And Kubernetes 1.18.0 is live! 👏— nabarun (@theonlynabarun) March 25, 2020
Cheers to all the Release Team members who made it possible.
Read the announcement to get highlights of the 1.18 release.https://t.co/FwKpQ4nfPq@kubernetesio @CloudNativeFdn
PS. Be "A bit quarky" 🎇
(Logo by @marulango) pic.twitter.com/FsgejYAa0j
Graduating to be the Enhancements Lead 🚀
Aaaaaand after a splendid 1.18, Jeremy nominated me to be the Enhancements Lead for Kubernetes 1.19 Release Team. I was stoked to get the opportunity and at the same time scared if I can do full justice to the responsibility bestowed upon me. The knowledge of the role while working with Bob and Jeremy in the previous release teams gave me the confidence that I can fulfill the responsibilities of the role.
This release cycle eventually became special in many ways. We were hit by a deadly pandemic which changed a lot of things in our life. The release cycle was extended to 5 months instead of the usual 12 weeks cadence. The pandemic and various other factors shaved off quite a bit of the usual bandwidth the community had previously. These times were very crucial for the whole world and the team didn’t want to put undue additional pressure on the amazing contributors that we have.
The shadows that I selected for the Enhancements Team spanned 12 and a half hours of timezone and created an amazing round the earth coverage for the team. This meant no team member had to toil in their odd times of the day. I take this opportunity to thank again all the enhancements shadows - Kirsten, Harsha, Miroslaw and John for their efforts even in such hard times.
After those tense & tough 5 months firefighting a lot of issues, the 1.19 release team released
Kubernetes 1.19: Accentuate the Paw-sitive. You can read about the release on the Kubernetes Blog and the upcoming Kubernetes 1.19 Release Webinar where I will be presenting along with the 1.19 Release Lead Taylor and the 1.19 Communications Lead Max.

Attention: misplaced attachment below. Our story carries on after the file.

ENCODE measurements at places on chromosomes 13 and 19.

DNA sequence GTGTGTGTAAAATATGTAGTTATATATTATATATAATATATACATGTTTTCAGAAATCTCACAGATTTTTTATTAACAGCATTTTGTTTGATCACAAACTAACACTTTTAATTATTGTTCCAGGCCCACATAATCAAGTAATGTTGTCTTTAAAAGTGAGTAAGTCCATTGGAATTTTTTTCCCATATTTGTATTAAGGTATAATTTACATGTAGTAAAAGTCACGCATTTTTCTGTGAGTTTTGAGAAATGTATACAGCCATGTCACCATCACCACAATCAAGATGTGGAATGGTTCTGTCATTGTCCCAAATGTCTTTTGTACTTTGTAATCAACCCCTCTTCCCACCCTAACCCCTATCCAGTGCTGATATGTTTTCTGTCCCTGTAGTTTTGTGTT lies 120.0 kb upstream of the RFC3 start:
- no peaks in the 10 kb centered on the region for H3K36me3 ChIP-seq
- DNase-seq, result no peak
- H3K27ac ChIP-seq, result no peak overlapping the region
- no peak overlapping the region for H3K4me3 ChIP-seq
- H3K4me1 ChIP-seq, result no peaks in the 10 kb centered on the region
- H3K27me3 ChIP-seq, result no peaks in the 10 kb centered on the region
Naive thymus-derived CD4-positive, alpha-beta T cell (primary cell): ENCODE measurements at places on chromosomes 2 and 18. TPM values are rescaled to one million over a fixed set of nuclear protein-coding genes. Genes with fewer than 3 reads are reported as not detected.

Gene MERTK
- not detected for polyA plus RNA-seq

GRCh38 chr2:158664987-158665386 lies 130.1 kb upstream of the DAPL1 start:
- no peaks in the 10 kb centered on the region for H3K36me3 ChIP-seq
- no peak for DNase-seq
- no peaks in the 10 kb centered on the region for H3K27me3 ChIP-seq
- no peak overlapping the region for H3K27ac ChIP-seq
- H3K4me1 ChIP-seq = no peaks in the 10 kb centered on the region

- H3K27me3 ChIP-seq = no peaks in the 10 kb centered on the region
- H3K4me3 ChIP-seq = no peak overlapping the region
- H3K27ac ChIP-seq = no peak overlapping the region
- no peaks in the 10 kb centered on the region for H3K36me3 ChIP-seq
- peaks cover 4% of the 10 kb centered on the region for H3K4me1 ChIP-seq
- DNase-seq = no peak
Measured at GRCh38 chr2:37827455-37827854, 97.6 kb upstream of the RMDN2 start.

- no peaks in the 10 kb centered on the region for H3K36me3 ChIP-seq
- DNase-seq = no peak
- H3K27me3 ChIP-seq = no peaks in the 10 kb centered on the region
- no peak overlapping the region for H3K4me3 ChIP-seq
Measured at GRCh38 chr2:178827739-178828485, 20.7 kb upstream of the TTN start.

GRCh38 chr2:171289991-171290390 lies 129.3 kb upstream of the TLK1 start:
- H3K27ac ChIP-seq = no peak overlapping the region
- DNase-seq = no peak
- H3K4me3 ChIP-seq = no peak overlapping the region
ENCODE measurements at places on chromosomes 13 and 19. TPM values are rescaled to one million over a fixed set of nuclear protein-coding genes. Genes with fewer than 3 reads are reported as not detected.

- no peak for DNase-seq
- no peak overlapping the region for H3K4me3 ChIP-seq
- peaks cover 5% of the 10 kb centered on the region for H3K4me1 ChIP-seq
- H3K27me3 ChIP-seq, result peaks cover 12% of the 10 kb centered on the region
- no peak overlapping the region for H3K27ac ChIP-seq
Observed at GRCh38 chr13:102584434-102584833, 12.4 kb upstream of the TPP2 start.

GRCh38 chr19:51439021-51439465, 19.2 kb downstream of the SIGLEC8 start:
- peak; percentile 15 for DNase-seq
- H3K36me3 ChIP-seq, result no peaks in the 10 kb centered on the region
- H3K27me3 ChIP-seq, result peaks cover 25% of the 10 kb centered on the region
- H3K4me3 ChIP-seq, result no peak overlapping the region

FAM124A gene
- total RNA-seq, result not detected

Wow! @kubernetesio v1.19.0 is out!!! This release is named, “Accentuate the Paw-sitive” for the attitude everyone had throughout the release process. A thank you to @emanate_design for designing the release logo, and a HUGE thank you to everyone who made this release possible. pic.twitter.com/20onqgG29X— Taylor Dolezal (@onlydole) August 26, 2020
With that, my watch ended over the Release Enhancements Team and it was time to hand over the baton to next lead. ☮
I was very happy to nominate Kirsten to succeed me as the next Enhancements Lead of the Release Team. 🎉
Along with that it was time for me to graduate to my next role. I look forward to working with Jeremy, Savitha and Daniel for Kubernetes 1.20. I will be shadowing the Release Lead for Kubernetes 1.20. 😎
How can you get involved? 🙌
The last release of the year, Kubernetes 1.20, is going to be published in December. The Release Team is looking out for folks for the shadow roles. All you need to do is go ahead, read the role handbooks, figure out which role interests you the best and then fill the form. We ask every prospect to fill the form because we want to know if the release team would be a good fit for you and to find the right role for you in the Release Team.
The applications will be open until End of Day Friday, September 11, 2020 Pacific Time.
👀👉Interested in serving on the #Kubernetes 1.20 release team? Good news is that shadow selection is now open! Check it out and apply here - https://t.co/Fa9RkHJZBp— Lachlan Evenson (@LachlanEvenson) August 31, 2020
Still in doubt? 🔍
I would say just go ahead and volunteer for the shadow roles. 🚢
Feel free to contact me on Twitter at @theonlynabarun, or on the Kubernetes Slack, in case you have anything to ask.
Update since the original version
I wrote this article over 6 months back and since then led the Kubernetes 1.21 Release Team. I plan to write about my experience leading the Release Team in the near future. Do subscribe to the RSS feed for updates.